To make sure you will never be a burden to those you love?(17 Posts)
I have Multiple Sclerosis (neurological disease where brain lesions form on the brain and cause damage to that specific related bodily function.
I am currently able to get around but struggle a bit when excessively tired with memory and concentration, balance and weakness.
Part of the reason the fatigue is so bad is because when the brain is scarred, messages don't get through very well (if at all, in some cases) and so every normal function requires the body to work about 3 times harder than a normal person.
I only usually need help with babysitting to allow me rest for an hour or two each day. Actually I could do with more than that but can usually get by (survive) with just 1-2hrs sleep.
Today I was told that, because of my MS, I am a huge burden to everyone who I know.
While that hurt, it made me think practically about how I can best avoid being a burden. I can't bear that idea.
So any useful ideas would help.
Well, whoever told you that is no friend! I think we all need support, whether or not we have an illness or disability, and I'm sure you do your share of support, even if its just being a listening ear.
If the person who is babysitting finds it a "burden" then look elsewhere or pay for help. But please don't feel you are a "huge burden to everyone you know" because it's not true.
Totally agree with AP. I do a lot of work with carers and in general they feel privileged to be in a position to care for a loved one( with help/ respite/ financial support.
www.mssociety.org.uk/ would be a good starting point for you.
Me again- if you are in the UK both you and your husband sjouke be entitled to a separate assessment of your needs.
Your occupational therapist should be able to arrange this
I should probably explain more than that. He wanted to sleep as well, and wanted to have a sleep when I was about to go for one. It ended up with me not getting one, and us falling out over it, so I think he was possibly deliberately hurting me in the spur of the moment (I don't really feel much like asking him at the moment though).
But whether he meant it or not, it did get me thinking about putting in strategies in place to prevent being a burden on ANYONE that I know, much less those who I love (like my sons, my family etc).
How do you mean assessment for my needs? My need to rest would be taken seriously by anyone helping in a professional capacity?
Has general info on assessments but think MS Society would be your best starting point.
I work with carers and people with long term illness. I think that one of the ways you could reduce the risk of feeling like you are a burden is to accept help from outside agencies if a time comes when you can't be on your own or your family want time to themselves. Some people I see will only accept help from family which can cause problems.
Also keep active socially and do things with friends and not just family.
Have you also thought about finances and sorting out a lasting power of attorney?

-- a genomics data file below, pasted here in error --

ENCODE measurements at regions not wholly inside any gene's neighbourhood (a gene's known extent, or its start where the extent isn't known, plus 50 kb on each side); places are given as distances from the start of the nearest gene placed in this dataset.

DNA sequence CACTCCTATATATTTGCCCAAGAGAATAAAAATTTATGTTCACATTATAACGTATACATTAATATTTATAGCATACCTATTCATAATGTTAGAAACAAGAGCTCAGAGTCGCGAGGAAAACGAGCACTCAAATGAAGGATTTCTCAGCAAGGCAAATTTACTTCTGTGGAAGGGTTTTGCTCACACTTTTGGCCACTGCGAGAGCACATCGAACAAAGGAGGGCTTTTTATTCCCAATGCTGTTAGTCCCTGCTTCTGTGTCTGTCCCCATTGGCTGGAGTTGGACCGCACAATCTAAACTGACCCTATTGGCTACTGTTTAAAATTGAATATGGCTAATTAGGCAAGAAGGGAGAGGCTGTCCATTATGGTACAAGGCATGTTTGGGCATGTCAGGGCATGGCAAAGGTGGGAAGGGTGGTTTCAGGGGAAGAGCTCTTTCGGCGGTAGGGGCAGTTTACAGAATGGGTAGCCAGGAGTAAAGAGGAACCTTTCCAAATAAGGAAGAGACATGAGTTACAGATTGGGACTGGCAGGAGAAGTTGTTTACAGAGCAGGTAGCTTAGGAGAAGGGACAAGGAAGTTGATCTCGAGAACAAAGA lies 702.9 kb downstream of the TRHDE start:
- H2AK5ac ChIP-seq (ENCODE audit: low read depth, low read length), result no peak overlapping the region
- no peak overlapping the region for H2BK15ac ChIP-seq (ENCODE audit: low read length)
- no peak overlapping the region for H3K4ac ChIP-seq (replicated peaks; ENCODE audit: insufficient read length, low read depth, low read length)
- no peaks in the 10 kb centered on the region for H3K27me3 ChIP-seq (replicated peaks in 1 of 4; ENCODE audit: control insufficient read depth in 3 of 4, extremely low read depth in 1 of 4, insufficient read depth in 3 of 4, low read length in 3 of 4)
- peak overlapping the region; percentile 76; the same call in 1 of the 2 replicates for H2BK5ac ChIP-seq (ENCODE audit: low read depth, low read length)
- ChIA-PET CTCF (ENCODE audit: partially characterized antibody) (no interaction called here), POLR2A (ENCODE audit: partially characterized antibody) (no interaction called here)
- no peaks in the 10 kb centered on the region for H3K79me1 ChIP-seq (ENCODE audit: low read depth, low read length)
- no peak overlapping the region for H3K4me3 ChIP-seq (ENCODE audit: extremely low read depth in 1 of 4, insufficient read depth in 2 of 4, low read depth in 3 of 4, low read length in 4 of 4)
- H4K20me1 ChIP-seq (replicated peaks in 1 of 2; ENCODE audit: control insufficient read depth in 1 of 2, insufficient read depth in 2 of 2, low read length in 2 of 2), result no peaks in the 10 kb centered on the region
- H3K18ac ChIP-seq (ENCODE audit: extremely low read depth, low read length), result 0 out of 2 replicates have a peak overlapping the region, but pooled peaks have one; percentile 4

Sorry reading this back it sounds a bit practical so I also wanted to say how sorry I am that someone could even think of being so insensitive to you.
You make a good point - the confusing part is I've been trying to sort outside agencies to help, but he won't hear of it as "no one looks after your child like family would".
Apparently our DS's nursery preschool doesn't count because he 'knows' them - but he sticks to his guns when I point out that he only knows them because he was willing to place him in the care of (what was then at the time) strangers!
On its own I agree, but I think he's saying it's not in isolation. It seems that needing it every day is different and do he feels it's a burden.
I know what you mean about his attitude being the problem though, as he was ill for a few months this summer and I couldn't do enough for him, I really wanted to help as an act of support. I think that's what a partnership is all about!
My beautiful father has chronic progressive M.S, and whilst that has made me rethink my choices for my life, he is never a burden! I love my father, and despite all the changes that a person with M.S can go through (as I'm sure you're aware) he is still the man who made me, and if that means I take a few years out of my own life to make sure he is fine, fed and happy then so be it. It's a choice you make, if your husband can't support you as a husband, and an equal then get rid, again I'm sure you're aware that M.S symptoms can be exacerbated by stress. There is lots of support out there for sufferers and for families of sufferers, you'll never be alone.
I am really heartened to hear that, as a child with an MS parent, you don't see it as a burden. Part of my concern was that my children could learn to view me negatively as I deteriorate over the years - if they see their Dad view me that way. So thanks for that
I just wanted to give you an accurate account of what it's like in my house! Don't get me wrong though, there has been times where I've had huge tantrums and wished he was 'normal' but then again, I'm sure he and my lovely mother have done the same about me! :D I love my dad, he's amazing. I ran a 10K run in summer on behalf of the ms society, because they do an awful lot of good work in research, with people who have ms and their families! it's not all doom and gloom, your children will love and respect you as any other child with any other mother would, circumstances differ from family to family! it'll be okay x
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